As a new blogger, it’s important to write as much as you can to develop your voice and build up your content base. When I first started blogging, I would write at least 3 blog posts a week, whilst working full-time!
I’m not asking you to publish as often as I did — just choose a publishing schedule that works for you and be consistent with it. If you only have time for 1 or 2 posts a day, it’s ok! It’s better to spend time crafting well-written and well-researched articles rather than sloppy short ones. Just make sure you consistently publish the same number of blog posts each week (or better still, on the same day of each week). Consistency will get you loyal readers.
To get ideas for blog posts, read as many travel blogs as you can and see what’s popular and what’s not. Get a feel for the type of articles that particularly resonate with readers and see what kind of topics get the most attention. Don’t forget to leave some comments on blog posts you like and link to these posts in your own blog post.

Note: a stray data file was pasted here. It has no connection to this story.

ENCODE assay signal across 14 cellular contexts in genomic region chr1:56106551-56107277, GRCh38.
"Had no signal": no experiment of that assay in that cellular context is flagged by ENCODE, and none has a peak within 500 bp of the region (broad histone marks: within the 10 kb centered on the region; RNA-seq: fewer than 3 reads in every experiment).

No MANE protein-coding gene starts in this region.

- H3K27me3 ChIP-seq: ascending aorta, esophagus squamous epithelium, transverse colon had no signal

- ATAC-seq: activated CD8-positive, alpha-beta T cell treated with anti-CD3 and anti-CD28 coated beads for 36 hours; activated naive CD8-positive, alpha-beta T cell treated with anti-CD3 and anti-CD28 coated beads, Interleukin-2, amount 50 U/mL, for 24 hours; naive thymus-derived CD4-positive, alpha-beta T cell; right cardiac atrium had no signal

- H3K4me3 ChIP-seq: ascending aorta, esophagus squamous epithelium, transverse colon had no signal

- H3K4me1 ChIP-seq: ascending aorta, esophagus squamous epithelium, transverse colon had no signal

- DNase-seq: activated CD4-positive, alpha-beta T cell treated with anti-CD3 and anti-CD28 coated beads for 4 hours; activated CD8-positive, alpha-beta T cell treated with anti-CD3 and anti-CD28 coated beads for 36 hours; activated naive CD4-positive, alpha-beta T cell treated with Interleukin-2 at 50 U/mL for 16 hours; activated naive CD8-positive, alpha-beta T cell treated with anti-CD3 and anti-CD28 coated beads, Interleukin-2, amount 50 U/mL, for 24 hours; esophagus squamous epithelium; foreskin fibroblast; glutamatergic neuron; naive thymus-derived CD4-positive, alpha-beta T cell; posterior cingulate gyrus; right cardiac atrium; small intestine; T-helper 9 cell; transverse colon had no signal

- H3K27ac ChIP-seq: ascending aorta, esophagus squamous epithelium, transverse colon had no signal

Remember that it takes time to build an audience. Don’t expect to see your readership spike right after publishing a few posts. It’ll take at least a year for you to gain a reasonable level of traffic and for advertisers to come knocking on your doors. The key is to be patient and keep for it.
When I first started blogging, I was so obsessed with this new passion project of mine that I would stay home every evening and on weekends to work on this blog. But all those hard work paid off and now I live a dream lifestyle thanks to this travel blog — if you work hard enough and are determined to make it work, you’ll be on your way to making your dream come true too.
Read more: How to Become a Travel Blogger
Good luck! I hope my guide on how to start a travel blog has helped you take a step towards your dream!
Any questions for me on how to start a travel blog of your own? Feel free to leave a comment below!
Disclosure: This post contains affiliate links. This means if you click on the link and purchase the item, I will receive a commission at NO COST TO YOU. As always, I only recommend products or services I use personally.